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The Martin Centre for Architectural and Urban Studies

- the research arm of the Department of Architecture

Studying at Cambridge

 

Joint Cambridge-Berkeley Urban Design Charrette

Summary

Cambridge University Department of Architecture is holding a one-week long, Joint Urban Design Charrette with College of Environmental Design of University of California, Berkeley.  From Cambridge, all MPhil and PhD students may apply to join the charrette.  From Berkeley, this is open to students from the Master of Urban Design (MUD) and Master of City Planning programmes as part of their CP248 studio. 

The attendance is voluntary and is not a part of any course requirement.  The charrette attendees will have in-depth field visits at prominent London development sites, and time to work closely with a group of leading academics and practitioners from the UK and US through briefing, design proposals and crit for one week.  The charrette is on the planning and design of the Old Oak Common site which is part of the Old Oak and Park Royal Development Corporation (OPDC).  The 650 hectare OPDC aims to develop a whole new centre and community for west London, through leveraging unprecedented investment in rail infrastructure projects (UK High Speed 2 and the Elizabeth Line underground services). The site is likely to be the most significant in London in the next twenty years.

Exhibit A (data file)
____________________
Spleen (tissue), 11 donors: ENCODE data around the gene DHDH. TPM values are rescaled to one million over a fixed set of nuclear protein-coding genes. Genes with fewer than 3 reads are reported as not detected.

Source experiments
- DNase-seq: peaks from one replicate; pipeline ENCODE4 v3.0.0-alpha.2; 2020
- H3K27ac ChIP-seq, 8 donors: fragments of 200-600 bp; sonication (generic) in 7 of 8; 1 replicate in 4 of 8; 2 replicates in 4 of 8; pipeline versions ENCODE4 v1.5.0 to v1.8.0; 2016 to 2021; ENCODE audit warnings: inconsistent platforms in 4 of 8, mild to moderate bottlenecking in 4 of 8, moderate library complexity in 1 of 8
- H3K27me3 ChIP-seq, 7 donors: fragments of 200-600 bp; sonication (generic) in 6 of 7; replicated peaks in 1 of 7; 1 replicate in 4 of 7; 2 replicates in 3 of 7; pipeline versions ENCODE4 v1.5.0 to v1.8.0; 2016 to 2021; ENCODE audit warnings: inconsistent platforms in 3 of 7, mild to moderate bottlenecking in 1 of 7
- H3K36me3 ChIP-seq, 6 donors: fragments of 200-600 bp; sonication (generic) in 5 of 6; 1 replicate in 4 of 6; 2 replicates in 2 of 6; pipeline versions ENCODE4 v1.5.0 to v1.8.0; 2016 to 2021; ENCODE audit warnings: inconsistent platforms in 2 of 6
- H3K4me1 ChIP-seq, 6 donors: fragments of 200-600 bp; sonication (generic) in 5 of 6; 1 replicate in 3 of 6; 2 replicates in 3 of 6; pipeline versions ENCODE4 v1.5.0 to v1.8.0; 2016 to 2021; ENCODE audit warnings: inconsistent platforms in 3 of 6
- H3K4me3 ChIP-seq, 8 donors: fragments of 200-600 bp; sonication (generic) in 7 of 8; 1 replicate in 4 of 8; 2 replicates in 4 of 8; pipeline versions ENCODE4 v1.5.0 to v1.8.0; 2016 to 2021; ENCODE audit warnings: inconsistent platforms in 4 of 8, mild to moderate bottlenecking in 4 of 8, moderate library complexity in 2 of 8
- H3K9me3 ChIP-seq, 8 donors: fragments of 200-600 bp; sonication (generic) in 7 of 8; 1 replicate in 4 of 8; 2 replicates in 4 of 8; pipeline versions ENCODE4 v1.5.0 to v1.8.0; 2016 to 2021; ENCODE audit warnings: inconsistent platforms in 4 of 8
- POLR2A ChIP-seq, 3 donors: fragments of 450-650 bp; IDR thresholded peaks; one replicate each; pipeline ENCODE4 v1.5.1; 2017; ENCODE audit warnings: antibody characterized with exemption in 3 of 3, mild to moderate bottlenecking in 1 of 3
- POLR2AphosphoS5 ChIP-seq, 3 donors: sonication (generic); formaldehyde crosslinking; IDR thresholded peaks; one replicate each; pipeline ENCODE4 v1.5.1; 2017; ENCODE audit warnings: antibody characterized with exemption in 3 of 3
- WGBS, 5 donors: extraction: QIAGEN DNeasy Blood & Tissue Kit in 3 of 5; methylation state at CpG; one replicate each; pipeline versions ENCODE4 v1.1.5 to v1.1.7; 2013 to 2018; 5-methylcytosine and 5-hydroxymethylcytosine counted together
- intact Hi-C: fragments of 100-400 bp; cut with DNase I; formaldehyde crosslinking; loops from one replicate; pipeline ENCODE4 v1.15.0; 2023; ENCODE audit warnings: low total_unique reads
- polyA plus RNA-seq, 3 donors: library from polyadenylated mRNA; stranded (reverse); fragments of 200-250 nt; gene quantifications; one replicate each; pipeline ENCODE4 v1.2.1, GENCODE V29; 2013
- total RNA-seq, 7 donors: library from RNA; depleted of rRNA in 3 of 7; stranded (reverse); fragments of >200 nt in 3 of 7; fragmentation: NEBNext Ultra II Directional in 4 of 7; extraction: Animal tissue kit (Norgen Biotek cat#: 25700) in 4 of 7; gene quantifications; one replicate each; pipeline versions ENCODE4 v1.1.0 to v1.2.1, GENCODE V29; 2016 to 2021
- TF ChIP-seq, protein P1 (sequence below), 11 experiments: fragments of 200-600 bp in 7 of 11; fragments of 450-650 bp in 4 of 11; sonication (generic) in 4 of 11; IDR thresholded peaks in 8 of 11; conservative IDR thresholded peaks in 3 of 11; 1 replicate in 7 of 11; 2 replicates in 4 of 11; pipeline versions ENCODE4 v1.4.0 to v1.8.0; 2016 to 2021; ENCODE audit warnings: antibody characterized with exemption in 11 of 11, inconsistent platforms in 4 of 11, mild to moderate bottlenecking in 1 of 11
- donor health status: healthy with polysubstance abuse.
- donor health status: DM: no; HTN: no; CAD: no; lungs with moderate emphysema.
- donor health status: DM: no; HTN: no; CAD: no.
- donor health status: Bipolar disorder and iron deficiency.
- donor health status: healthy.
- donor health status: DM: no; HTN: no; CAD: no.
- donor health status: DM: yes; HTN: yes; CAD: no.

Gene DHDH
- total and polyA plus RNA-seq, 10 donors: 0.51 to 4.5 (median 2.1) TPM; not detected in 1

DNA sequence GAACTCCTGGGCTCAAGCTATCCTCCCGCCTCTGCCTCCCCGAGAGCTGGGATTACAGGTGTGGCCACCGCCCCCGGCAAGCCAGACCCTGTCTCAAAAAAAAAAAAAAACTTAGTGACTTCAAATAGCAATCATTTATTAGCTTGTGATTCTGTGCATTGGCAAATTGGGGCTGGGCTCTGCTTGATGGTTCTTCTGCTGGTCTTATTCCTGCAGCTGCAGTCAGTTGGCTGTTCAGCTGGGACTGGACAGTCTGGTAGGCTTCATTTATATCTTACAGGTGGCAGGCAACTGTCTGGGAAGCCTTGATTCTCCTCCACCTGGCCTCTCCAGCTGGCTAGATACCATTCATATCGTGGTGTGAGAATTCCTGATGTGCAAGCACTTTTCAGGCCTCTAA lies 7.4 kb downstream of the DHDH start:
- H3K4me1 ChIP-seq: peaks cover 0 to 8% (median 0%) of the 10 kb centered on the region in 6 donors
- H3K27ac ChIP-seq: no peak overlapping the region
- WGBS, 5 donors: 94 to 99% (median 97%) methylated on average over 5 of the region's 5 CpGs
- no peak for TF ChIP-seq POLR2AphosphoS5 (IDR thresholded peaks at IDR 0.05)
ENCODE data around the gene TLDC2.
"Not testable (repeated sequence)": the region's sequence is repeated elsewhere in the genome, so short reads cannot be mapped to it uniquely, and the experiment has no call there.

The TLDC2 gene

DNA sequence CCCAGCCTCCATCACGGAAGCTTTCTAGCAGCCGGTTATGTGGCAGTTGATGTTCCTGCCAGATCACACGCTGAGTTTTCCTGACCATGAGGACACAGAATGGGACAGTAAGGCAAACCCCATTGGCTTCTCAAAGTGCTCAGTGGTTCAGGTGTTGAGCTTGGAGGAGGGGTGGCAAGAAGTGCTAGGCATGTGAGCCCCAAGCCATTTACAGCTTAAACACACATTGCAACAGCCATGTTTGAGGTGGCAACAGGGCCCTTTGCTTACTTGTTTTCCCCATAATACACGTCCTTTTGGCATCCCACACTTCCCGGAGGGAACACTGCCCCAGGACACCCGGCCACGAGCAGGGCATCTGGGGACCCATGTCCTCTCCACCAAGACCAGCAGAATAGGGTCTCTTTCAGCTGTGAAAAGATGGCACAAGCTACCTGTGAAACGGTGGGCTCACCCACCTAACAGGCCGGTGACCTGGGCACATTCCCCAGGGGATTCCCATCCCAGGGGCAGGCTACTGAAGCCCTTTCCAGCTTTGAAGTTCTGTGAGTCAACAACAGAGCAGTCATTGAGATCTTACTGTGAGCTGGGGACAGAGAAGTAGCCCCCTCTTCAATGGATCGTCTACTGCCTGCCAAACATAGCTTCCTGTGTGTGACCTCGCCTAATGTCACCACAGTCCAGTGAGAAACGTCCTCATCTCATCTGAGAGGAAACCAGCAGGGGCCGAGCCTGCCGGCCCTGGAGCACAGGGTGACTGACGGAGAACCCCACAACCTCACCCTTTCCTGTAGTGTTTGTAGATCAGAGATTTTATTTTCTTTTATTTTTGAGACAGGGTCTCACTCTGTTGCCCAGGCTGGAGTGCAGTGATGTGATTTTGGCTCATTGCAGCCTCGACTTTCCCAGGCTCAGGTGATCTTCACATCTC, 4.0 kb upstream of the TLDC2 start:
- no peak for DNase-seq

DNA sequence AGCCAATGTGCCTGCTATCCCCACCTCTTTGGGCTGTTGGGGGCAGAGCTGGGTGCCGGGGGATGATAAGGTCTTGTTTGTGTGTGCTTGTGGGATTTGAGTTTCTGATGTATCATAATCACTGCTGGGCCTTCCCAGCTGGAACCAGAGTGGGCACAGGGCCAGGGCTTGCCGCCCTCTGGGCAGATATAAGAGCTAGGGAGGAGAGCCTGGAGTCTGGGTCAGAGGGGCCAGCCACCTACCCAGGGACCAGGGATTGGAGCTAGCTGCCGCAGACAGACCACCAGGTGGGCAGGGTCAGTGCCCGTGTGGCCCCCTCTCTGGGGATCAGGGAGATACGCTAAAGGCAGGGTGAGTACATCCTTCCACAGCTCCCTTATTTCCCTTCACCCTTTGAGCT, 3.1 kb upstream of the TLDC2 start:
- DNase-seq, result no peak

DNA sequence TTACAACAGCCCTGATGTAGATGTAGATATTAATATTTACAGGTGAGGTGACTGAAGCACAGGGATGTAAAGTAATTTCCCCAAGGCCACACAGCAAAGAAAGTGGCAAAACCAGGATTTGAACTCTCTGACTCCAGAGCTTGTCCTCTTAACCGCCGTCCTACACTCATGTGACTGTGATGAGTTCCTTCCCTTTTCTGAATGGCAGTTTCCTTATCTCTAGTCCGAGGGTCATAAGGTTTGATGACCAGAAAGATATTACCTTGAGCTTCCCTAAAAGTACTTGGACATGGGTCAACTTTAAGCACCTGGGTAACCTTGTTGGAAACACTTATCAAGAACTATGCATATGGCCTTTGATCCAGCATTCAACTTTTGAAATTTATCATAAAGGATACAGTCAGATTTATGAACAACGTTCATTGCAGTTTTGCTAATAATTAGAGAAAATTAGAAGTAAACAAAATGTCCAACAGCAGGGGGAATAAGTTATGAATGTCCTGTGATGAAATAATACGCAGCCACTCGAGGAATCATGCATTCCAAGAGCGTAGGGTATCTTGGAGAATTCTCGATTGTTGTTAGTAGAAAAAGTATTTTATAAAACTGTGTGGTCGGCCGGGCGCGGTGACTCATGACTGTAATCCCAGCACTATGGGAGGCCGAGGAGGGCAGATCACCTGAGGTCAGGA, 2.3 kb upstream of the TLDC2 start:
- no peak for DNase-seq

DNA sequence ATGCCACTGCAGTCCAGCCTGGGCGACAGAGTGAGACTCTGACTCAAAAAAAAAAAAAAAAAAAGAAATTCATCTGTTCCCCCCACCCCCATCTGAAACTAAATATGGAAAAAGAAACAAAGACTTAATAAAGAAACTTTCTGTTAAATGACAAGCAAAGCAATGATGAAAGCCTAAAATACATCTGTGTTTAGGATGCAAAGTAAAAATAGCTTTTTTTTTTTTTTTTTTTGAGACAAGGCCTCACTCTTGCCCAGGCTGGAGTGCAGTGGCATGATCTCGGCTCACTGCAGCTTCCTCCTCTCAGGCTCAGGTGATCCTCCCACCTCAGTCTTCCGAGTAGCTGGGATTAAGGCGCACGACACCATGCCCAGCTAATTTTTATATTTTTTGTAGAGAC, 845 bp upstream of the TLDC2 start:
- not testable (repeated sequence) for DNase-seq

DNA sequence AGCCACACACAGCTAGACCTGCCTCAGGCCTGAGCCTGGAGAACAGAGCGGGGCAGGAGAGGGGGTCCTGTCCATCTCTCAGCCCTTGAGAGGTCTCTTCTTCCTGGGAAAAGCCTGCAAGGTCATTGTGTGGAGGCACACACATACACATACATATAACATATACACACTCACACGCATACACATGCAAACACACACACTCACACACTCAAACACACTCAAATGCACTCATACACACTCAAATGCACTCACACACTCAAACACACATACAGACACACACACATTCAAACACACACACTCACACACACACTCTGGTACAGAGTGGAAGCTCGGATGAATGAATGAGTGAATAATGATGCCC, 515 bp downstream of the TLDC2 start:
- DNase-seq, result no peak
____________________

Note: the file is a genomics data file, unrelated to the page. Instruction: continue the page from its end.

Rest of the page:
The charrette will focus on urban design that is related to infrastructure investment and environmental planning at a real site. This is a challenging undertaking and the charrette will be using briefing provided by the GLA and their consultants, including specific programmes for jobs, dwellings, facilities and services. The design options are tested through studio work, which explore radically different forms, layouts, street patterns and neighbourhood fabrics.  This includes the alternative options such as suburban business parks, high density-high rise urban blocks, and hitherto rarely adopted perimeter-layout, high density-medium rise urban streets.  The exploration of the options will be underpinned by the long tradition of research on urban land use and built form in Cambridge, and research on urban fabric in UC Berkeley.

Students will be able to work in teams playing to the strengths of their different disciplines and produce planning, urban design and building proposals. Studies will include urban structures and fabric, street and block patterns, land use and building typologies, open space and park designs as well as proposals for smart design that adapts the city to the digital age.

Joint Cambridge-Berkeley Urban Design Charrette - image 1

Old Oak Common Site and its comparison for size against well-known London precincts (Source of image: ODPC, 2016)

The charrette leads

The charrette is supported by the Cambridge-Berkeley-NUS Global Alliance Smart Design (GASD) project which is led by Prof Koen Steemers as Principal Investigator, with co-Investigators from all three universities.

The charrette is led by

UC Berkeley

Prof Peter Bosselmann

GASD co-Investigator